Authorities released the 911 calls Tuesday from the grizzly attack that left a man dead in July.

The calls show a concerned hiker from a party of six that can hear the frantic screams of a man and a woman near Wapiti Lake.  The attack eventually claimed the life of 57-year-old Brian Matayoshi, who was hiking with his wife Marilyn.

The first call that came in to 911 dispatchers wasn’t sure what happened.

“A couple may have possibly been attacked by bears,” the caller says.  “Should we try to go in and get the person out?”

He tells the 911 operator that his party had just seen a mother bear and baby cubs go by, and then heard a man and a woman yelling from farther up the trail.

“It sounded like they were trying to scare the bear.  I hear a man’s voice making loud animal noises, trying to scare it,” the caller said.  “I heard a woman, it sounded like she was scared.”

The operator tells the man that rangers will look into it, but a short time later, the same hiker calls back.

“We can hear someone calling for help,” he said.  “All I can hear is a lady’s voice.  There was a man as well.  We’re worried that the man may be injured.”

The caller then identifies himself as a trauma surgeon and offers to go into the trail toward the yelling if the operator and rangers think it is a safe move.  They advise him not to go.

The man was pronounced dead at the scene, while the woman suffered only minor injuries.

Copyright 2011 ABC News Radio


Man Killed By Grizzly, Family Speaks Out

File photo. (Tom Brakefield/Thinkstock)(NEW YORK) -- The Michigan man found dead last week, killed by a grizzly bear while hiking through Yellowstone National Park, died while visiting a place he loved, his family told ABC News.

Relatives of 59-year-old John Wallace told ABC that he'd told his wife in a voicemail last week that "being in Yellowstone was like being in heaven."

Wallace's body was found Friday along the Mary Mountain Trail where he had been hiking. Hikers found his body by itself, surrounded by bear tracks. An autopsy concluded he died from injuries sustained in a bear attack.

"We're still trying to piece it together from the evidence that's on site in terms of what were the circumstances that led to the attack," Park Superintendent Dan Wenk told ABC News.

Wildlife agents are now trying to capture the bear. On Monday, they began setting traps, and they plan to kill the animal if they can establish through DNA analysis that it was the same bear that killed Wallace.

Wallace's death is the second fatal bear attack this summer at the famed park.

There were no signs of cubs in the area where Wallace was killed.

There are more than 600 bears in the greater Yellowstone area, but the two maulings this summer are the first inside the popular park in 25 years.

Wallace, whose family said was an experienced hiker, entered the park alone last Wednesday and pitched a tent in a developed campground, according to Wenk. Authorities said he was likely killed Wednesday or Thursday.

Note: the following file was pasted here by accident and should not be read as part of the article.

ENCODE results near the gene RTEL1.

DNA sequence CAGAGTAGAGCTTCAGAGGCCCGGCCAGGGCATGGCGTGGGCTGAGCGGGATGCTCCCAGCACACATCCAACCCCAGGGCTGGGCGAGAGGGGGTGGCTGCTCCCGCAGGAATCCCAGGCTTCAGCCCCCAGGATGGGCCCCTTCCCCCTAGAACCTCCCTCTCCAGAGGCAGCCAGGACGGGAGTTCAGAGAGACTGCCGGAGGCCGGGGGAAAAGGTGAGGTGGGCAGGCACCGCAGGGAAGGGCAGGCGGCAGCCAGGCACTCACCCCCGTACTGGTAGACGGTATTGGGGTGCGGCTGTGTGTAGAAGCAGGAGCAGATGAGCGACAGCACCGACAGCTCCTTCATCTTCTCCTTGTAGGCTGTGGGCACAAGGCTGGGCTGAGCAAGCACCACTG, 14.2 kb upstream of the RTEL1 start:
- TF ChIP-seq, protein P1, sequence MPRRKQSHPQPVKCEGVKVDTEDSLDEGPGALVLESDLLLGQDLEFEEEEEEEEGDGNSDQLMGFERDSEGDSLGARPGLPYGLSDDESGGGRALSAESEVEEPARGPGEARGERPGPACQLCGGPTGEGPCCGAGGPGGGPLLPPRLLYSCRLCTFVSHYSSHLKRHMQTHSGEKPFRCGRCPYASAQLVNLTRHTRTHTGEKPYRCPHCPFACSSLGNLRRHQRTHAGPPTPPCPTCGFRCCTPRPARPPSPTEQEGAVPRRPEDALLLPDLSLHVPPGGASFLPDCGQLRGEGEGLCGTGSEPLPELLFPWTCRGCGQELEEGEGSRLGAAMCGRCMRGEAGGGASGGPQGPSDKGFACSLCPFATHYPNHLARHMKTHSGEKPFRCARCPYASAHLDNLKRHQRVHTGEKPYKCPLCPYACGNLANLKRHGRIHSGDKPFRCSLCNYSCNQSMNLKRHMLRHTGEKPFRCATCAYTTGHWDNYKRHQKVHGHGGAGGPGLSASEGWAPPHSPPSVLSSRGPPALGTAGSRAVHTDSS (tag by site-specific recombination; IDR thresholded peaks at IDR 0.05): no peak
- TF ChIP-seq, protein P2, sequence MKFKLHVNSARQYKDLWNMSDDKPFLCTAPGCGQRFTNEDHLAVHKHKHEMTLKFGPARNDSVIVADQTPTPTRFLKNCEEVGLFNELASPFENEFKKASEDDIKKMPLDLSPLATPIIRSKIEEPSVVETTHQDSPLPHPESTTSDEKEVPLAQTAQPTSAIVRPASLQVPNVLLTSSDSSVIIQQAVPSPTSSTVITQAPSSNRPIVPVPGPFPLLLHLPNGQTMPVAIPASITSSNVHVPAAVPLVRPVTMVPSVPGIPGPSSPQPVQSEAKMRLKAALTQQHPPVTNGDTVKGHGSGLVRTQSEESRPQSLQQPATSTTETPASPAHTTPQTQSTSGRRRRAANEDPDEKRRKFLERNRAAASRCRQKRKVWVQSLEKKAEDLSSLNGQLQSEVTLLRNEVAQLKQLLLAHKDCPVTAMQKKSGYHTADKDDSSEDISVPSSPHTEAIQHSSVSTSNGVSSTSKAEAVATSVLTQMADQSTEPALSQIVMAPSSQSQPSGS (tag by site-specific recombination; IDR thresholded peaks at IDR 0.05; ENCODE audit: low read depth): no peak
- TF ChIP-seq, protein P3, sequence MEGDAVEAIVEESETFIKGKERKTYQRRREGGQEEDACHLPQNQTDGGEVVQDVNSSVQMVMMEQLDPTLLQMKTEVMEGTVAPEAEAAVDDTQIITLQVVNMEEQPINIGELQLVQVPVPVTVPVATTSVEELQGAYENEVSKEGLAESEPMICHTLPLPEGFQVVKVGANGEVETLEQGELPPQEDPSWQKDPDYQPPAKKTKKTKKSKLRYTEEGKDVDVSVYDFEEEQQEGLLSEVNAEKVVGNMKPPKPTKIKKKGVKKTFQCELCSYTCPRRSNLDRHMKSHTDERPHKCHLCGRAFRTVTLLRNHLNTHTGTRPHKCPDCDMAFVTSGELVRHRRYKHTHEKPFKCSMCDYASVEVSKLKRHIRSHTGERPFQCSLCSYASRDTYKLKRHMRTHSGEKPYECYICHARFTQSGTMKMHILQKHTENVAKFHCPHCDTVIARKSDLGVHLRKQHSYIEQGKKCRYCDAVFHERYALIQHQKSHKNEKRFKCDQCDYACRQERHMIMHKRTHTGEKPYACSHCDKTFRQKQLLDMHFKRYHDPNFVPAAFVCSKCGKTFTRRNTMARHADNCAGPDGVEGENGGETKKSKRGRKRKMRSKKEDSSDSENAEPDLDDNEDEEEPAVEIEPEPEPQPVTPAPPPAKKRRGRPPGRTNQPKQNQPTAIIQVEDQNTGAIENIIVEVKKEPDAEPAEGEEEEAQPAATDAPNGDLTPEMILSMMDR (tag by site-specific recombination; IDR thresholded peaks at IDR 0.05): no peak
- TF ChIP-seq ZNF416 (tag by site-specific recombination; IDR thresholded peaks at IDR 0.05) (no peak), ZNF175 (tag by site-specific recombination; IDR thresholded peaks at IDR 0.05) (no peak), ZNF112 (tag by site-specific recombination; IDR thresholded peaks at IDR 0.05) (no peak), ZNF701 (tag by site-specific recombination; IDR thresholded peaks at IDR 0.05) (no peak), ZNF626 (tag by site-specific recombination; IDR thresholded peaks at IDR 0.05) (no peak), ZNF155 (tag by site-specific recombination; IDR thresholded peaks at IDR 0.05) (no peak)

A pack found alongside Wallace's body contained a snack bar, left untouched by the grizzly bear. No containers of pepper or bear spray were found in his pack, something wildlife experts warn against traveling without in bear-infested areas like Yosemite.

Copyright 2011 ABC News Radio


Grizzly Bear Kills Hiker in Yellowstone National Park

A grizzly bear is shown in this undated photo. Tom Brakefield/Thinkstock(YELLOW NATIONAL PARK, Wyo.) -- A husband and wife’s backcountry hike along a popular trail turned tragic when they stumbled upon a grizzly bear and her cubs and the man was mauled to death, Yellowstone National Park officials said.
The couple was hiking along the Wapiti Lake Trail in the Grand Canyon area of the park, park officials told ABC News.  They had walked about a mile and a half from the trail head when they saw the grizzly sow and her cubs.
“The bear attacked the man and killed him,” said Yellowstone spokesman Al Nash.
The woman screamed for help as the bear was attacking her husband.  Nearby hikers heard the pleas and dialed 911.  By the time park rangers arrived, the man was dead.
“The initial indication is the sow grizzly was protecting her cubs,” Nash said.  “The investigation, as it unfolds, will help us determine if that, indeed, was the case.”
The park is not releasing the identities or the hometown of the couple.
After the attack, all of Yellowstone’s backcountry campsites and hiking trails in the area were closed. Rangers were on patrols to clear out all visitors from those backcountry areas, park officials said.  Bear warning signs have been posted along the trail.
There had been no reports of bear encounters in the area this season.  There also had been no reports of animal carcasses found, which often can be a sign of bear activity.
Rangers are looking for the bear, Nash told ABC News, but it’s too soon to say if it will be trapped or killed, if found.
Yellowstone’s hiking trails are typically packed with visitors this time of year.  Bear encounters are rare, but they do happen.  Wednesday's incident is the first bear-caused human death in Yellowstone since 1986.
“It is extremely unfortunate that this couple’s trip into the Yellowstone backcountry has ended in tragedy,” Yellowstone National Park Superintendent Dan Wenk said.
Those who decide to hike on Yellowstone’s trails, officials said, should hike in groups of three or more people, make lots of noise and carry bear pepper spray.  It was unknown if the couple attacked was carrying bear pepper spray.

Copyright 2011 ABC News Radio

ABC News Radio